My sailing education began Saturday night, on the boat, on the lake, as I asked my husband, “What’s that called? Why are you doing that? Where does this go? How do you know to do that?” And endless other questions.
As a word lover, I am giddy about the new terminology I get to learn in sailing. The language is colorful — and totally foreign to me. “If you can’t run the sheet off the clew, you probably need a boom.” (Ref.)
For my sailing education, since most of my learning time right now has to be on land, I’ll begin with the words I learned on my first sail.
Our boat is a two-masted small sailboat with a mainsail forward and a smaller mizzenmast aft of the rudder post. This makes our boat a yawl. The presence of two masts distinguishes a yawl from a single-masted dinghy, and the position of the mizzenmast (smaller mast, behind the main mast) distinguishes the yawl from a two-masted ketch, where the mizzenmast is forward of the rudder post.
Yawl: a two-masted fore-and-aft-rigged sailboat with the mizzenmast stepped (mounted) far aft, behind the rudder post. The mizzen boom overhangs the stern.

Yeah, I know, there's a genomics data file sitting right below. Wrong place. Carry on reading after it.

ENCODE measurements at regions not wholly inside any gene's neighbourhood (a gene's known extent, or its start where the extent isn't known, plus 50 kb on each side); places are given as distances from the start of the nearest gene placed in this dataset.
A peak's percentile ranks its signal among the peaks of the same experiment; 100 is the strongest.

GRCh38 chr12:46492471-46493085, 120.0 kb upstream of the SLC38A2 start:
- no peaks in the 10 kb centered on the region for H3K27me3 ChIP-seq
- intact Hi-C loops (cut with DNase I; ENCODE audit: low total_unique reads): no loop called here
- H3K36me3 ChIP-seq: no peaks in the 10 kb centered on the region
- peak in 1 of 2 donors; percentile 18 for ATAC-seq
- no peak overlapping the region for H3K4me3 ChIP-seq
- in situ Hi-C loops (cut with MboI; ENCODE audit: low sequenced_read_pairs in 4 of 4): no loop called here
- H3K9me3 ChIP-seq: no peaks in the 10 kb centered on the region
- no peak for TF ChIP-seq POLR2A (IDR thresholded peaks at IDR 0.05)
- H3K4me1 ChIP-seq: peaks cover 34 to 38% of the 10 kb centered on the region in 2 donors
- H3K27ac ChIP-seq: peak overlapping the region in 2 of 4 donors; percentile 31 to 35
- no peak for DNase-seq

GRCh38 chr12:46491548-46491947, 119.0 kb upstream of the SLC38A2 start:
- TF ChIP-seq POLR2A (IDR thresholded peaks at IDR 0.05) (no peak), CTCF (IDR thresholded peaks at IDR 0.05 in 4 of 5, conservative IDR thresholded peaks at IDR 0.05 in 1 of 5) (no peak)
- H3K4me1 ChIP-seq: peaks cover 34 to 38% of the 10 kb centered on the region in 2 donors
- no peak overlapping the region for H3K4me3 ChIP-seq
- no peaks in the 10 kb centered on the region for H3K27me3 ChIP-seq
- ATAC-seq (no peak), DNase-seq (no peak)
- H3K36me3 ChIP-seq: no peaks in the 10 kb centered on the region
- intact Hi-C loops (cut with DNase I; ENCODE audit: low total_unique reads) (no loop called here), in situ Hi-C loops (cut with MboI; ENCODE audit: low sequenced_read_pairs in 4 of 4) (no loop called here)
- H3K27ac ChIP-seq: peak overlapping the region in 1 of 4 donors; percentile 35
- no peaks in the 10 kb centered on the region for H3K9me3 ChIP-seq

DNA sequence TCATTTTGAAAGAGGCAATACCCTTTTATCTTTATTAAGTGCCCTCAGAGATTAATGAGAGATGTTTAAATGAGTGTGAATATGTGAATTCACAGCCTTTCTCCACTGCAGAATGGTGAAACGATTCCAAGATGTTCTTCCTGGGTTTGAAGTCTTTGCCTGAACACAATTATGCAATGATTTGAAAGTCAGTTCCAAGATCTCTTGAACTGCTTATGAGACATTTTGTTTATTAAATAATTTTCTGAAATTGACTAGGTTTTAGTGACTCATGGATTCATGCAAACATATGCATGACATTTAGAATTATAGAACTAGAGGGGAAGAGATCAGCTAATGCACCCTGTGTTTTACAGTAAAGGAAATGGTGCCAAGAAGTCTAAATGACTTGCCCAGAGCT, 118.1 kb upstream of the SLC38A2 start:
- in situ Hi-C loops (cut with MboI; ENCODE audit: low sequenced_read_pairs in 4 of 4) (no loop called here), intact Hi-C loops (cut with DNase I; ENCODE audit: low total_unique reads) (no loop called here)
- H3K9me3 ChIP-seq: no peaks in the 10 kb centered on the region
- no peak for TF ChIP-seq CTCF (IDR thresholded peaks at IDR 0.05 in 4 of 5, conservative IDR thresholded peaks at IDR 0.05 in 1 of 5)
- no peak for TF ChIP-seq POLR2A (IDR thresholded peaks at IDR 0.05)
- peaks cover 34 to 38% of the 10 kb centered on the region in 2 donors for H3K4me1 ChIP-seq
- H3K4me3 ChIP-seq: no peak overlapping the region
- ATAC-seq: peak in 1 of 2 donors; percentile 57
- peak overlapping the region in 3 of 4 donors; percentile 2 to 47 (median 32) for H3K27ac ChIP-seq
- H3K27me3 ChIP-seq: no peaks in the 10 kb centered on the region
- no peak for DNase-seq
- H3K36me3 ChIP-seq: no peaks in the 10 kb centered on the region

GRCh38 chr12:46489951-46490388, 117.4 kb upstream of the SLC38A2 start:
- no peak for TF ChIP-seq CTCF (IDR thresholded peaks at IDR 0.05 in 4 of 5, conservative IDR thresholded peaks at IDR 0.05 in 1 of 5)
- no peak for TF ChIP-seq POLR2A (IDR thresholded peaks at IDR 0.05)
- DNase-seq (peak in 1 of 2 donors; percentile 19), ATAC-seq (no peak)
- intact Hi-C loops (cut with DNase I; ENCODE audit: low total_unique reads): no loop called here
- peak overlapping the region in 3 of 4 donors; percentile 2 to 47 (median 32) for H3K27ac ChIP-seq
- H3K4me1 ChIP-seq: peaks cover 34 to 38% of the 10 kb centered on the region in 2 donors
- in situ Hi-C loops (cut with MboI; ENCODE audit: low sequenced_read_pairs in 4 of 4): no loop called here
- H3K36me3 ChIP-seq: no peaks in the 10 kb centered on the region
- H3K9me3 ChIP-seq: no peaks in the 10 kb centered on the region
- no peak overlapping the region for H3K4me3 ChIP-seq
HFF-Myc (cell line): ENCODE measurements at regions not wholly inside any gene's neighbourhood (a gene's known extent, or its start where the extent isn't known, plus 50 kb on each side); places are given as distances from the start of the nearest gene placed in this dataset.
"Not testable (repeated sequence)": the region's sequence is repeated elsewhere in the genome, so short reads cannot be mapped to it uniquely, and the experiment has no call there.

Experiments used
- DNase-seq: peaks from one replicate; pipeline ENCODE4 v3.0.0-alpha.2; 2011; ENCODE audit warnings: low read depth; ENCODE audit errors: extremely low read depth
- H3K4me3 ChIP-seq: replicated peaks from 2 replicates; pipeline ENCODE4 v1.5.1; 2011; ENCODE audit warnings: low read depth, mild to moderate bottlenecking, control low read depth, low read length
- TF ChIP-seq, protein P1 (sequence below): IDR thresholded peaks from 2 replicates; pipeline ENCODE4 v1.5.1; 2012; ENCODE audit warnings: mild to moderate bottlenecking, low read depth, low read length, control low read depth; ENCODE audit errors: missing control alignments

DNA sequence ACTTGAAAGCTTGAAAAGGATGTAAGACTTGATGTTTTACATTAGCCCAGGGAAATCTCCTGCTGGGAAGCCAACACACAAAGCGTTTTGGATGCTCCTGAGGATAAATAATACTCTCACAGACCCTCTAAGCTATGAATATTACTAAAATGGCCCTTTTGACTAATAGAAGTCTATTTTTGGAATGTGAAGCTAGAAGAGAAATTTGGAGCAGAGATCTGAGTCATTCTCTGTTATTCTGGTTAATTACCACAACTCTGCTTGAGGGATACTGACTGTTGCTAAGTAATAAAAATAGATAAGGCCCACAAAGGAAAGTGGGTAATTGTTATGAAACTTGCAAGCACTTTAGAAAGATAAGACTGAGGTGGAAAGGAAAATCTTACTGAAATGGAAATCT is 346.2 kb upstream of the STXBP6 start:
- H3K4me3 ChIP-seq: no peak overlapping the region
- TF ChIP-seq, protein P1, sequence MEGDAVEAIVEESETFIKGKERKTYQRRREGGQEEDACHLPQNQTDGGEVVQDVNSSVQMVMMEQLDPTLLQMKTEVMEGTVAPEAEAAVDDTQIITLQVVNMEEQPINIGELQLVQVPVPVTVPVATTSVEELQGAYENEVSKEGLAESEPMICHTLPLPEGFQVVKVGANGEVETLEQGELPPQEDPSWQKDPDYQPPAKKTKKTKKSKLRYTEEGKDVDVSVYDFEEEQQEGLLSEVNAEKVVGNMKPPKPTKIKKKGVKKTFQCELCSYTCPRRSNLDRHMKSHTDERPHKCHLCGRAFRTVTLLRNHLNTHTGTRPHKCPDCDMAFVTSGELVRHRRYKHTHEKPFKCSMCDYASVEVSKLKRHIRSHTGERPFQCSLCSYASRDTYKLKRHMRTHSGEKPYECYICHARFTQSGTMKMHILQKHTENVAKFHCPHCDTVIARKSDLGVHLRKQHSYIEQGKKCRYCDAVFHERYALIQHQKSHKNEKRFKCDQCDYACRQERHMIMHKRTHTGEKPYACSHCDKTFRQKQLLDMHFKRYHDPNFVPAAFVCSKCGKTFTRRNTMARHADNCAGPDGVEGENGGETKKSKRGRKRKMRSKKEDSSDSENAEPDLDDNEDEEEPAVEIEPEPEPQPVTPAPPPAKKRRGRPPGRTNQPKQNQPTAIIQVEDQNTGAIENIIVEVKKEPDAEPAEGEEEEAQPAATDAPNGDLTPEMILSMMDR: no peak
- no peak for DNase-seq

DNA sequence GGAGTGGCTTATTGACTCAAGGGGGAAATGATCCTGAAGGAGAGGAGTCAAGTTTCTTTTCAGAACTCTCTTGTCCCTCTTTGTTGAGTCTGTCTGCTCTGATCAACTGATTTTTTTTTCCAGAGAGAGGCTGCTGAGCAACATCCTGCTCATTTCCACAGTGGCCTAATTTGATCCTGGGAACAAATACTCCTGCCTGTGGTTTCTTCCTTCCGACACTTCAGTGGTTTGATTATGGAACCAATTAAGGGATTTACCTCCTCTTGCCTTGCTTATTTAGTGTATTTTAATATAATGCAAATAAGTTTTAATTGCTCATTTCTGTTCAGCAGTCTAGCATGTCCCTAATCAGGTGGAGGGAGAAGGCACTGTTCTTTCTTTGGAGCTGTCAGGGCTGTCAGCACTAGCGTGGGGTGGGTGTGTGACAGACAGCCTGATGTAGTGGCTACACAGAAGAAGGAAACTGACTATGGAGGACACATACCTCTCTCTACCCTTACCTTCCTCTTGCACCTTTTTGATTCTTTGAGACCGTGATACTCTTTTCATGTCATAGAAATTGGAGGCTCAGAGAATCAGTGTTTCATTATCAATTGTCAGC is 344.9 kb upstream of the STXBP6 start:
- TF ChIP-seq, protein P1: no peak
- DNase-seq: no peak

Ketch: a two-masted sailboat with a mizzenmast stepped forward of the rudder; mizzenmast is smaller than the foremast.
Step (v. as in step the mast): mount in the boat
Mainmast: in a two-masted boat, the larger, forward mast.
Mainsail: the larger foresail rigged on the mainmast.
Mizzenmast: in a two-masted boat, the aft mast; smaller than the mainmast.
Mizzensail: the aft sail, smaller than the mainsail; rigged on the mizzenmast.
Boom: a pole along the bottom edge of a fore and aft rigged sail that improves the control of the angle and shape of the sail.
I also learned that the the hardware that holds the oars in position is called an oar lock, and I learned from a question from someone in the boat ramp parking lot that our boat has a sprit boom. I am unclear what this means.
Sprit boom (aka leg-o-mutton) — meaning still unknown to me. When I looked it up, I read sentences like this in sailing forums:
The sprit-boom is self-vanging, meaning that the geometry between the boom and the sail’s foot (which should generally be cut dead straight to prevent flapping) will keep the aft end of the boom from lifting. The result of aft boom lift is upper sail twist to leeward, spilling wind up there. The sprit-boom’s self-vanging nature will prevent this, keeping the entire sail working at all times all the way up and down it’s height.
Self-vanging? Sail’s foot? Cut dead strait? It wasn’t until the fourth reading of the paragraph above that I kind of, sort of understood what it was saying (something about the sprit-boom keeps the free end of the boom from lifting, resulting in spilled wind and loss of power, I think).
I have a whole new language to learn, and I am eager to learn it.